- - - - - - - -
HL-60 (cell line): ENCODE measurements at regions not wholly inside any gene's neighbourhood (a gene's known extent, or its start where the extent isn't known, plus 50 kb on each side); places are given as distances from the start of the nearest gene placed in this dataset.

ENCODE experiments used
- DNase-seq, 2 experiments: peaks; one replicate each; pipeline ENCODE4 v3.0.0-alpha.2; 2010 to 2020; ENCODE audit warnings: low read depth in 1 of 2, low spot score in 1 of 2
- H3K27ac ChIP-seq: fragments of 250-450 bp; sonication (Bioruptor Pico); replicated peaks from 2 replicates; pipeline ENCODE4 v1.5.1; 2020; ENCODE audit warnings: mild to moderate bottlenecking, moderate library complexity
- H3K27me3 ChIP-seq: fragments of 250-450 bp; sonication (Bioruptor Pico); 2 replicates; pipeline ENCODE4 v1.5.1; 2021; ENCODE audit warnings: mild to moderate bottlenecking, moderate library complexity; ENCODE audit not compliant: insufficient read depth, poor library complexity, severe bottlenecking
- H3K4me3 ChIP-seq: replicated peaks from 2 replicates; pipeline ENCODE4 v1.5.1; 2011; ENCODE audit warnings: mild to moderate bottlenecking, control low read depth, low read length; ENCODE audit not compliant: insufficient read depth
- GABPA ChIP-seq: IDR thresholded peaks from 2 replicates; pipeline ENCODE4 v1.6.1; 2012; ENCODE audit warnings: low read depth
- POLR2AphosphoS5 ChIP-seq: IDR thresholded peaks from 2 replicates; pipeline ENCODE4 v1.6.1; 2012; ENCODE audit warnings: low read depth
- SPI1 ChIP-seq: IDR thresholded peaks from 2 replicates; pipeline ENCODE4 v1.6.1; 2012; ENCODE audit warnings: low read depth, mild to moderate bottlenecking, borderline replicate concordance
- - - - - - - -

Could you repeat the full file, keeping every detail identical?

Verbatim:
HL-60 (cell line): ENCODE measurements at regions not wholly inside any gene's neighbourhood (a gene's known extent, or its start where the extent isn't known, plus 50 kb on each side); places are given as distances from the start of the nearest gene placed in this dataset.

ENCODE experiments used
- DNase-seq, 2 experiments: peaks; one replicate each; pipeline ENCODE4 v3.0.0-alpha.2; 2010 to 2020; ENCODE audit warnings: low read depth in 1 of 2, low spot score in 1 of 2
- H3K27ac ChIP-seq: fragments of 250-450 bp; sonication (Bioruptor Pico); replicated peaks from 2 replicates; pipeline ENCODE4 v1.5.1; 2020; ENCODE audit warnings: mild to moderate bottlenecking, moderate library complexity
- H3K27me3 ChIP-seq: fragments of 250-450 bp; sonication (Bioruptor Pico); 2 replicates; pipeline ENCODE4 v1.5.1; 2021; ENCODE audit warnings: mild to moderate bottlenecking, moderate library complexity; ENCODE audit not compliant: insufficient read depth, poor library complexity, severe bottlenecking
- H3K4me3 ChIP-seq: replicated peaks from 2 replicates; pipeline ENCODE4 v1.5.1; 2011; ENCODE audit warnings: mild to moderate bottlenecking, control low read depth, low read length; ENCODE audit not compliant: insufficient read depth
- GABPA ChIP-seq: IDR thresholded peaks from 2 replicates; pipeline ENCODE4 v1.6.1; 2012; ENCODE audit warnings: low read depth
- POLR2AphosphoS5 ChIP-seq: IDR thresholded peaks from 2 replicates; pipeline ENCODE4 v1.6.1; 2012; ENCODE audit warnings: low read depth
- SPI1 ChIP-seq: IDR thresholded peaks from 2 replicates; pipeline ENCODE4 v1.6.1; 2012; ENCODE audit warnings: low read depth, mild to moderate bottlenecking, borderline replicate concordance